Often the difference between a tile job that looks great and a job that looks sloppy is the layout. Too often tile setters just start in a corner with a full tile and work out from there. While this approach is easy it rarely produces a satisfactory layout. Following are some things to consider when deciding on a tile layout.
For simplicity I’m just going to talk about floor tile in this blog. But the same principles would apply to tile in a shower or any other tiled surface.
Ideally the chosen tile would go from wall to wall using only full tiles and the tile layout would line up evenly with any doorways or any other features of the space like the following image:
(In each of these images there is an offset strip of tile in the doorway which terminates midway under the door. There are of course many options for how to handle thresholds but since I’m writing a blog and not a book I’ll leave those out for now.)
If the size of the room isn’t perfect for the tile and you just start the layout in one corner with a full tile and work out from there, you get a result like this:
Given the improbability of the tile matching the room perfectly one has to prioritize and compromise. There are a lot of options for how to lay out tile. You can simply spit the difference so that the opposing ends of the room have the same size cut tiles at the edge like so:
Or you could install an even border around the edge of the room so that full (or close to full) tiles can be installed for the field tile:
Sometimes when a straight tile layout doesn’t work well, a diagonal layout will work or visa versa:
An offset pattern works well when there’s approximately a half tile left at the end of a row:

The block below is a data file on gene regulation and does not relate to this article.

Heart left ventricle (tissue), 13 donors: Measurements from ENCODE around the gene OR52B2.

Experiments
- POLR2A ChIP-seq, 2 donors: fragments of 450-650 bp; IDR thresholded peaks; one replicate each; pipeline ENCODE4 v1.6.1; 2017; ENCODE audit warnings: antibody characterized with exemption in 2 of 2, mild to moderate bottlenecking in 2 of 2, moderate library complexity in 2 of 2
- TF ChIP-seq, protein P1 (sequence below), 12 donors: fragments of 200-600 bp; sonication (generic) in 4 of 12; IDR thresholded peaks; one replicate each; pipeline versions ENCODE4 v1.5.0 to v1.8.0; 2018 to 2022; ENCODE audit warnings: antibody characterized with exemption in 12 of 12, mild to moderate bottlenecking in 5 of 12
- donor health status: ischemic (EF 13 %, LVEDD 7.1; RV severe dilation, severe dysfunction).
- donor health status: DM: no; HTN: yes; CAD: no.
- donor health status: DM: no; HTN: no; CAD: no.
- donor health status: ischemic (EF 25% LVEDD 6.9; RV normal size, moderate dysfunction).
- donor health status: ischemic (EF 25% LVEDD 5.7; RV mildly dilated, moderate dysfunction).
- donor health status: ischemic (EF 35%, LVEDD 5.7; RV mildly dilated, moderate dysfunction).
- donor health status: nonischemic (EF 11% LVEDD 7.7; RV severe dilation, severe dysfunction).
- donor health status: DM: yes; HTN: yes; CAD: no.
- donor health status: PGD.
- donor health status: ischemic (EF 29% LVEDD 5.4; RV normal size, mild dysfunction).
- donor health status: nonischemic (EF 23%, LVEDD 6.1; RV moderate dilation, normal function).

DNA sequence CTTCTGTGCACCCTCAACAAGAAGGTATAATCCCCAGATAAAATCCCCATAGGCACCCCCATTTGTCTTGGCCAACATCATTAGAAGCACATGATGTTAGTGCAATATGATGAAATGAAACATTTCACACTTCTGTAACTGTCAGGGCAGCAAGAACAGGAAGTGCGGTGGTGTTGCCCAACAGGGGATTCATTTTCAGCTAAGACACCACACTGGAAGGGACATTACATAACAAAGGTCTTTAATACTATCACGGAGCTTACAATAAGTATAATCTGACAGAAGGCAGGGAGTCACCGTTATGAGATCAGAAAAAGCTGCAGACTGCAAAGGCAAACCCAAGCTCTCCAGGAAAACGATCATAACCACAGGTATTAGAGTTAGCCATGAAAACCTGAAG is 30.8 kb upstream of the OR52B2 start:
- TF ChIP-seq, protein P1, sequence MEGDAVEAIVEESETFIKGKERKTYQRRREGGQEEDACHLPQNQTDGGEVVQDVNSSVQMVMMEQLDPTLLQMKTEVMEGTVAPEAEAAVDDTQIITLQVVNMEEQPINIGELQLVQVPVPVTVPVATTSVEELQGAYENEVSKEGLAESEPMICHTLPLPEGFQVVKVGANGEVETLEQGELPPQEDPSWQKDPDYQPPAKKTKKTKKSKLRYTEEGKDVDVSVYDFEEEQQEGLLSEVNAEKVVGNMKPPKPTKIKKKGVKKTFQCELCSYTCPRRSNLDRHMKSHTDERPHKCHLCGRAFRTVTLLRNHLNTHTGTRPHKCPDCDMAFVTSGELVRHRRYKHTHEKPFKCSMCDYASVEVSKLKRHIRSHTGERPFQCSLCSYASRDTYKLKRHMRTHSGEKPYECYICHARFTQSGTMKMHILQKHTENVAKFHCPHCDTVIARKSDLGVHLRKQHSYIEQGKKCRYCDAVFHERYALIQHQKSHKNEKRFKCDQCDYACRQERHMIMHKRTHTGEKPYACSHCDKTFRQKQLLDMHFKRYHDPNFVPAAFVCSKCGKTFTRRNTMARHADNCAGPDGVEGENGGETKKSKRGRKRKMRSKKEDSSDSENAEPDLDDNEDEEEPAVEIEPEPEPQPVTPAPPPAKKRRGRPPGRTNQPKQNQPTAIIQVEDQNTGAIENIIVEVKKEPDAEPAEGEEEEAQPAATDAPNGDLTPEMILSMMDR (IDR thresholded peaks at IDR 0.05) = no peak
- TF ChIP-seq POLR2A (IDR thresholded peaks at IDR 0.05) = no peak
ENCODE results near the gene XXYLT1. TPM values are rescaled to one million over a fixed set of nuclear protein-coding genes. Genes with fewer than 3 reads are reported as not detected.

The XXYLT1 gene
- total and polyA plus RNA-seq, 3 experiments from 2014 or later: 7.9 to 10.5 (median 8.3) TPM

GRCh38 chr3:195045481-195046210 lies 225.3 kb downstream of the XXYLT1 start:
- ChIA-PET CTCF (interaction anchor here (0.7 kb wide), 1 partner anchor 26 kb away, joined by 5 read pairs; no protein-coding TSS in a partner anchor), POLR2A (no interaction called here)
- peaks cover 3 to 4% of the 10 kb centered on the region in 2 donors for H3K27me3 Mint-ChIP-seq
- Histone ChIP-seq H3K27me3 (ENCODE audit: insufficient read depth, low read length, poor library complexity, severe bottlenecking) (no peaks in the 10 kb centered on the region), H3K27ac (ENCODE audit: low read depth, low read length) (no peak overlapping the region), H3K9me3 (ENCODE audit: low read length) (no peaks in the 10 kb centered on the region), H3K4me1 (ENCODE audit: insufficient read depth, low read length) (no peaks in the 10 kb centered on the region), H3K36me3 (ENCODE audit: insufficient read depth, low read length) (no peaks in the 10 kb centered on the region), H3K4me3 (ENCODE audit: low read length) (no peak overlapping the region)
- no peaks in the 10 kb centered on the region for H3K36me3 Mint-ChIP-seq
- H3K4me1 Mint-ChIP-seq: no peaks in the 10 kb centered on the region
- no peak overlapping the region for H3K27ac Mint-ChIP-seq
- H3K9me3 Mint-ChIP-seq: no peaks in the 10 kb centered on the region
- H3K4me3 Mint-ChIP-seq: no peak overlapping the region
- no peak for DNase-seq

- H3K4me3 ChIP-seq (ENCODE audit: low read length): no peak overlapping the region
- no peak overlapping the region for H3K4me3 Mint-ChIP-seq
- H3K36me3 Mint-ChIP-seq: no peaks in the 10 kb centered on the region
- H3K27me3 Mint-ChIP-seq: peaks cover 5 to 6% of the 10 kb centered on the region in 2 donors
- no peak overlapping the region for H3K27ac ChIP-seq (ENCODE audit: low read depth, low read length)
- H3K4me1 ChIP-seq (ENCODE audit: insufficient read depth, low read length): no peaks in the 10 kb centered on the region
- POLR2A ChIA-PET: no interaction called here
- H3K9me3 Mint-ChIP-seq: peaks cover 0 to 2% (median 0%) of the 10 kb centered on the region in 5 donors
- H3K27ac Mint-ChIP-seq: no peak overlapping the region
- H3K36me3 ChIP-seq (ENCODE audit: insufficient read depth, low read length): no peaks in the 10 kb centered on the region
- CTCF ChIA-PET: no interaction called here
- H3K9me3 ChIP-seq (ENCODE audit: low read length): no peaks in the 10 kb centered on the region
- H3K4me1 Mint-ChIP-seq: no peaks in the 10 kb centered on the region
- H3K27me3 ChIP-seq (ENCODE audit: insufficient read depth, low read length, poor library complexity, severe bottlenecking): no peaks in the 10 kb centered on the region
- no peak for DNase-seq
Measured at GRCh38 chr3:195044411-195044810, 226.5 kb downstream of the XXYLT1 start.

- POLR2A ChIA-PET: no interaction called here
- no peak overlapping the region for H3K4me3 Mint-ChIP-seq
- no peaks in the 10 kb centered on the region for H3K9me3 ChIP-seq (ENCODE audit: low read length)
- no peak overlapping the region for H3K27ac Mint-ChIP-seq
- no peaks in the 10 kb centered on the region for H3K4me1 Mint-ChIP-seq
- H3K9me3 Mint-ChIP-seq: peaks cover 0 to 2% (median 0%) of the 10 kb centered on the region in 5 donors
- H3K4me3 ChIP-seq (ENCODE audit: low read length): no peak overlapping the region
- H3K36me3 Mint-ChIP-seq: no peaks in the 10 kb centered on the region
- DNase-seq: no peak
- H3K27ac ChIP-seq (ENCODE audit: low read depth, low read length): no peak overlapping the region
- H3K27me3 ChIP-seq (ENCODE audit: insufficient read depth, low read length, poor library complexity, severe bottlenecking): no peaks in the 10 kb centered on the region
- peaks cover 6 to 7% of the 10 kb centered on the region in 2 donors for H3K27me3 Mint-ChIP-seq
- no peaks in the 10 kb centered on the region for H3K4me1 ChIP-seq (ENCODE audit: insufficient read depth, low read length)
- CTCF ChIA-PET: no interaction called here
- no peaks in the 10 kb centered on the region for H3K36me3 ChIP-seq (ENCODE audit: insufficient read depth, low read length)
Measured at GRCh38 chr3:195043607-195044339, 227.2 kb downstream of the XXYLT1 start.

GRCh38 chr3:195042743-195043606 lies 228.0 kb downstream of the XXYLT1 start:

These are just a few of the options. There are many different tile layouts that utilize a mixture of tile sizes to create a more complex pattern. Of coarse any of the above patterns can be combined with a boarder. There are also a wide range of tile sizes and shapes available. It’s worth while to consider the size and shape of the room when picking out tile.
Usually the space being tilled is more complex than the examples that I’ve given here. Particularly when the tile runs through multiple rooms or hallways. The more complex the space is the less likely you’ll be able to find an ideal layout so it’s important to plan ahead so that any less than ideal aspects of the layout occur in the least visible areas.
As I’ve experienced many times not all rooms or walls in an old house are square. It’s important to consider this when planning the tile layout. It’s most important that a thin row of tile doesn’t run along a wall that’s not square to the tile, because it will stand out that something is off.
A lot of people don’t pay much attention to the tile that they come across in their day to day lives, but if you start to analyze the tile that you see, you will notice that a lot of tile out there was installed without much consideration for the layout. I hope this has given you a few things to consider on your tile project.